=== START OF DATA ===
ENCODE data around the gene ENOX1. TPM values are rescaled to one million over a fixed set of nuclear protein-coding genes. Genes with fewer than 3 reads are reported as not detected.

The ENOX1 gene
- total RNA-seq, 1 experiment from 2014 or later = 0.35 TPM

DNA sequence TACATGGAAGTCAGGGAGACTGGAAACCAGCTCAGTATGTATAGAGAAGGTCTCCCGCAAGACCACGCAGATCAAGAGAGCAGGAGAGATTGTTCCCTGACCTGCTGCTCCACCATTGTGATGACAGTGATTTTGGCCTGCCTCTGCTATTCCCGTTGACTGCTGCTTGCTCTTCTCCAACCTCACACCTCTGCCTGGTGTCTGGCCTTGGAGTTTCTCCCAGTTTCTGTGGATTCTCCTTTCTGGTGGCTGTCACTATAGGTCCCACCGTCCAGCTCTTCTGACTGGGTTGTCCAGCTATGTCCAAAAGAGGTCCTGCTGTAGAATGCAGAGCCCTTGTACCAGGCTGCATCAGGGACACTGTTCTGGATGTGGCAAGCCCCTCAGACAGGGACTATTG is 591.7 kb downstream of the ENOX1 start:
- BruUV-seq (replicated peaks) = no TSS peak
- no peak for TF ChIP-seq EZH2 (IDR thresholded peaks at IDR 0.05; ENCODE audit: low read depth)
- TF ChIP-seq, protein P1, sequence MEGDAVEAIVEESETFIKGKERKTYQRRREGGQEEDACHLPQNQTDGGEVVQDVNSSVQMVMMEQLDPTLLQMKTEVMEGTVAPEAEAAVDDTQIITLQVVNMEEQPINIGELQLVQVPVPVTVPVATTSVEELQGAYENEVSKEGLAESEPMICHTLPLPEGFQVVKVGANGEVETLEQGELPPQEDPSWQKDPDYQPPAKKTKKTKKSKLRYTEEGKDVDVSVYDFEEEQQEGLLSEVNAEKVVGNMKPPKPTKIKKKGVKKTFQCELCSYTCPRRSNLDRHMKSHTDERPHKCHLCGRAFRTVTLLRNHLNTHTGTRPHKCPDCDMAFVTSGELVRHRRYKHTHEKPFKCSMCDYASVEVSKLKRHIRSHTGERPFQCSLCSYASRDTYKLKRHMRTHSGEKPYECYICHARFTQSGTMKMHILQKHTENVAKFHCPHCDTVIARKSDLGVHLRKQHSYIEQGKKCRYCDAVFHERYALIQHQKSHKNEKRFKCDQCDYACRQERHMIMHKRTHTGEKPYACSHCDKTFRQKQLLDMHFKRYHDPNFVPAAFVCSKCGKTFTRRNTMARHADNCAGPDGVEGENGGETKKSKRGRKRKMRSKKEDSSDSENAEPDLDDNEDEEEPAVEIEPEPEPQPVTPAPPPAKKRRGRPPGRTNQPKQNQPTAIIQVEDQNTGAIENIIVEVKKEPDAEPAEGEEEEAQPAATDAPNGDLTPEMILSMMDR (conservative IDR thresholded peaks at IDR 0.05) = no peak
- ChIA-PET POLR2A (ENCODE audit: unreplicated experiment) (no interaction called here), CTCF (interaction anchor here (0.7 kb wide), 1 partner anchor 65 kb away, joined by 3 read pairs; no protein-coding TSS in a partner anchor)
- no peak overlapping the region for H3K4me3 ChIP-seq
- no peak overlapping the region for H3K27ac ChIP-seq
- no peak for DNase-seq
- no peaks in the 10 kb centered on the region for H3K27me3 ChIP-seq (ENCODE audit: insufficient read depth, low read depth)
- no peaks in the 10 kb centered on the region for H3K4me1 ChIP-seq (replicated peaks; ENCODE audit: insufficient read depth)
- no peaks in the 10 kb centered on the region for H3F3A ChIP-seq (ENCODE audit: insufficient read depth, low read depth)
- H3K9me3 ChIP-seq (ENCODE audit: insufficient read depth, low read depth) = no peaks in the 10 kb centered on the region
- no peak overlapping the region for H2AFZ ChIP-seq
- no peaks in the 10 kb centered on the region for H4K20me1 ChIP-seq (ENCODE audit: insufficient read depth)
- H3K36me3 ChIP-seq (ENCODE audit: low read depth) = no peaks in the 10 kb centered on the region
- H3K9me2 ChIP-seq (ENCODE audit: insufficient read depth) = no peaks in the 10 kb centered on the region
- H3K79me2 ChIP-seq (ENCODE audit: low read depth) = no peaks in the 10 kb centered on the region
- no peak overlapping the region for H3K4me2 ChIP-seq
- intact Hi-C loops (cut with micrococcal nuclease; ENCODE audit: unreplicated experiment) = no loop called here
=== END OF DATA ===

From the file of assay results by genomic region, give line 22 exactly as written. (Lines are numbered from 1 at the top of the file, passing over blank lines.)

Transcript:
- intact Hi-C loops (cut with micrococcal nuclease; ENCODE audit: unreplicated experiment) = no loop called here